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Issue 275
November/December 2012
Pricing Nature

Reviews

Beautiful Work, Brutal Battle
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Cover: Three Fold by Helen Melland www.helenmelland.com

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Beautiful Work, Brutal Battle

David Creelman discovers the dramatic story of how a tranquil architectural oasis came into being only after a pitched battle between mechanism and beauty. The Battle for the Life and Beauty of the Earth: A Struggle between Two World-Systems by Christopher Alexander, with Hans Joachim Neis & Maggie Moore Alexander, Oxford University Press USA, 2012. ISBN: 9780199898077

Christopher Alexander’s new book, The Battle for the Life and Beauty of the Earth, will interest three sorts of reader. The first is anyone who cares about deep ideas in architecture – hardly surprisingly, as Alexander is a brilliantly thoughtful architect. It will also be attractive to anyone with an interest in profound ideas; the battle he refers to is between an organic and a mechanistic view of the world, which plays out in many fields. Finally, it will appeal to anyone looking for a dramatic story. At first the title seems over the top but it is justified by the saga Alexander tells of the construction of Eishin Campus.

Eishin is a high-school campus set outside Tokyo, complete with a charming set of buildings and small lake, which Alexander built in 1985. I have visited Eishin, and my main memory is of a lovely and tranquil place. That this charming school was the cause of a battle involving giant Japanese construction firms, boardroom backstabbing and even the Yakuza is astonishing.

The reason the construction of Eishin caused such conflict is testament to how important Alexander’s ideas are. He describes his approach to building as System A, which hardly seems radical to the layperson. He believes in sketching out the plans and doing that work as much as possible on-site so that he gets a real feel for the place. Then, as construction proceeds, those sketches come to life and are continually tweaked as the work unfolds. What might have been conceived as a two-metre entrance may work better just a little bit wider. A wall, once in place, might not feel quite right and might need some ornamentation. No problem: the architect is the builder and can readily make the changes. System A is an organic, evolutionary approach, always adjusting the elements so that the whole feels right.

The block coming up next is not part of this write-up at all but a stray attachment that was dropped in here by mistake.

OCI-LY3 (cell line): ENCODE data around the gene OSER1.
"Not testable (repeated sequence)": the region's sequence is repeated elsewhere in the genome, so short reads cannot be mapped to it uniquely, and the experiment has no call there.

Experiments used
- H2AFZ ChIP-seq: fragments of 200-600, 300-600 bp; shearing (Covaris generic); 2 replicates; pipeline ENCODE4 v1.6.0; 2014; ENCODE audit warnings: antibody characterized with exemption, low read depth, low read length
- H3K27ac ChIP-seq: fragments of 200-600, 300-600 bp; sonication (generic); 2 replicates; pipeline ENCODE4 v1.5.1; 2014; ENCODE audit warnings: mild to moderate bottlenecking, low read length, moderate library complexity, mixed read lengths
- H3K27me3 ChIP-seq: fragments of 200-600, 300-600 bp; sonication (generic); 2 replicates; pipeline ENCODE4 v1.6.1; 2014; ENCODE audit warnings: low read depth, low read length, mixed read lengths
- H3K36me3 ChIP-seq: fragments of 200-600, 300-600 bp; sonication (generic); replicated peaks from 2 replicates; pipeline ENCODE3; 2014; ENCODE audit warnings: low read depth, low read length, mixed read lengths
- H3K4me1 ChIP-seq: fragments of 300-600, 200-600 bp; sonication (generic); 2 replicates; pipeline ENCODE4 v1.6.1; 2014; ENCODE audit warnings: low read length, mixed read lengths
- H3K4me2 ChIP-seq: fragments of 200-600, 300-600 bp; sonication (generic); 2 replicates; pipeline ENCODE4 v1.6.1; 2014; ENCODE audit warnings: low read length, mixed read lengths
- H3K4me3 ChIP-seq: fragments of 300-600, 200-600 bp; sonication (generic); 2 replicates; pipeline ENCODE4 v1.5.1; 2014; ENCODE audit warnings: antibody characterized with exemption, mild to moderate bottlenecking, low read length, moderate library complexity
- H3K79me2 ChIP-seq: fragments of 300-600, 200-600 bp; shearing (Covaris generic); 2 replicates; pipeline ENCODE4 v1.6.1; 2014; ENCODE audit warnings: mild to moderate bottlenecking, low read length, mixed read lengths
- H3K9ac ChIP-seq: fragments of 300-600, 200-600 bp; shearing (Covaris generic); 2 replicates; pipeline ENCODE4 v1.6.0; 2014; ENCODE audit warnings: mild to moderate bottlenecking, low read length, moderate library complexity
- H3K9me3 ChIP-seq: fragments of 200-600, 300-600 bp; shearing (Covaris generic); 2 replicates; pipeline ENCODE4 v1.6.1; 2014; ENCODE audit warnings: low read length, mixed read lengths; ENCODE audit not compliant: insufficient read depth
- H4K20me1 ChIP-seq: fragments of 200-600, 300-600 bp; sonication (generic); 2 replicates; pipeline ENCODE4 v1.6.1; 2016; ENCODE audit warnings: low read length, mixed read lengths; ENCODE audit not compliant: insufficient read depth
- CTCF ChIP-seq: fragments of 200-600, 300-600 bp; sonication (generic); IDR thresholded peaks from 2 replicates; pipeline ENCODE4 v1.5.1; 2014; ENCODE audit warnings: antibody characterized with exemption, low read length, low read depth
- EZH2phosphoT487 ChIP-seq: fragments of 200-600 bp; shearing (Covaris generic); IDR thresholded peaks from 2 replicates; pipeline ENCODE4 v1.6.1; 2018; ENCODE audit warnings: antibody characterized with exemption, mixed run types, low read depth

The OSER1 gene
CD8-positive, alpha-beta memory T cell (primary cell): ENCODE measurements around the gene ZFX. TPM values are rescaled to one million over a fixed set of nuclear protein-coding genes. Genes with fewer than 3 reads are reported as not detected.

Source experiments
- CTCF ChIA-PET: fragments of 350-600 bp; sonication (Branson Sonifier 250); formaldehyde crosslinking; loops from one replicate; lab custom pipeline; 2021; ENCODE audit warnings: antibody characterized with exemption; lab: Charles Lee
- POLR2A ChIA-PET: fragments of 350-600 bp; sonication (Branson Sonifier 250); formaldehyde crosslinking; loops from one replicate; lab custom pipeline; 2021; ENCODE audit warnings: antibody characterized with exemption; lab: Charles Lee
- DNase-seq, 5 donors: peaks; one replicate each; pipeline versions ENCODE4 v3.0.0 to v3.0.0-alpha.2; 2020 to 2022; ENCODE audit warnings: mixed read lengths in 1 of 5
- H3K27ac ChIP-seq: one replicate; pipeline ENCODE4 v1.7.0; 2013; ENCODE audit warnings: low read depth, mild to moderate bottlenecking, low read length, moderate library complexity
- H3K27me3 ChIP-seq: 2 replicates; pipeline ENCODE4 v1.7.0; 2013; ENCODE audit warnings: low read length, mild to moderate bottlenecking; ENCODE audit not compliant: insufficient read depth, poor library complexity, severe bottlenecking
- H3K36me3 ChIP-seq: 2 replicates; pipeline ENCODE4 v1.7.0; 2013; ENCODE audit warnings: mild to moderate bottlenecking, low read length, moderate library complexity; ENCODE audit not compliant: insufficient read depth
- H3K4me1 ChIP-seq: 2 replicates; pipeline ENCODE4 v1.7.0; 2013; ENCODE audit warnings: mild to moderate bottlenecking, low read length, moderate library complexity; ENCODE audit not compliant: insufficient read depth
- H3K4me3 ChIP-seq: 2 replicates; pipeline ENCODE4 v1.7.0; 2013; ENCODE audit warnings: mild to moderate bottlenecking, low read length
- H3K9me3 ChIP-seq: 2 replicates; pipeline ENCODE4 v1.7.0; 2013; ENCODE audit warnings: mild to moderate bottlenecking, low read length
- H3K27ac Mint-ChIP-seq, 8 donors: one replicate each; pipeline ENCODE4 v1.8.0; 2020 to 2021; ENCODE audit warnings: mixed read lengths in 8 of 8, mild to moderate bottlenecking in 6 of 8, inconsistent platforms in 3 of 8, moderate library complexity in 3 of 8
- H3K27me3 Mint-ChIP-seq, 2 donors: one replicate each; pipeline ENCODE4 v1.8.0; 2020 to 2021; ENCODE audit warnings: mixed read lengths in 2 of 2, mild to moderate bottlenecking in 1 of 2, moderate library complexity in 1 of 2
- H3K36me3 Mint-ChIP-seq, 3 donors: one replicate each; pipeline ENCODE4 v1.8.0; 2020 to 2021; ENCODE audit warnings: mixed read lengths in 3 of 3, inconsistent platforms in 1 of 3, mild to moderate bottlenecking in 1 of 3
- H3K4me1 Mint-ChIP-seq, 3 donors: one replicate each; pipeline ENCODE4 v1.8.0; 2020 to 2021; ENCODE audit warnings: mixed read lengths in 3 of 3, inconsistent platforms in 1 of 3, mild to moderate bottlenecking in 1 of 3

That approach hardly sounds like a declaration of war, yet, as Alexander explains in this book, it is utterly at odds with the belief system and processes that most architects use. System B, as Alexander describes it, has an architect draft a detailed plan on paper. This paper is then handed to a builder, who attempts to build it as cheaply as possible in order to maximise profit.

Anyone can see that the battle between System A and System B is by no means limited to architecture. There is a frightening gap between how the two systems perceive reality. Can the world be abstracted onto paper such that the blueprint and the actual construction of a building can sit disconnected in two different realms? Or is the world a place where meaningful work must be done step by step, in what Alexander calls “wholeness-enhancing transformations”, where each move is made to make things a little better, a little more beautiful, a little more alive?

Readers of neuroscience may be familiar with the work of Iain McGilchrist. In The Master and His Emissary (reviewed in Resurgence 261), McGilchrist talks about the battle between the right brain’s holistic take on the world and the left brain’s abstract approach to modelling reality. While both have value, McGilchrist points out that the left brain is utterly intolerant of the right brain’s worldview. Similarly it was this dramatic intolerance of System B for System A, this utter inability to conceive that Alexander’s approach could work, that was behind the intrigue that dogged the Eishin project.

If you are interested in making change in the world, you should read this book. It shows that between a beautiful set of ideas and a beautiful end result lies a brutal battleground of people indoctrinated into different views. Add to that the commercial interests at stake, and you have a very troubling situation that will test anyone’s courage. Yet Alexander and his team did succeed. You can feel the proof of that as you walk around Eishin. So perhaps that’s the final gift of the book. It delivers not just ideas and stories, but also the courage to persist in doing something valuable.

David Creelman is a business writer who has followed architect Christopher Alexander’s work for many years.

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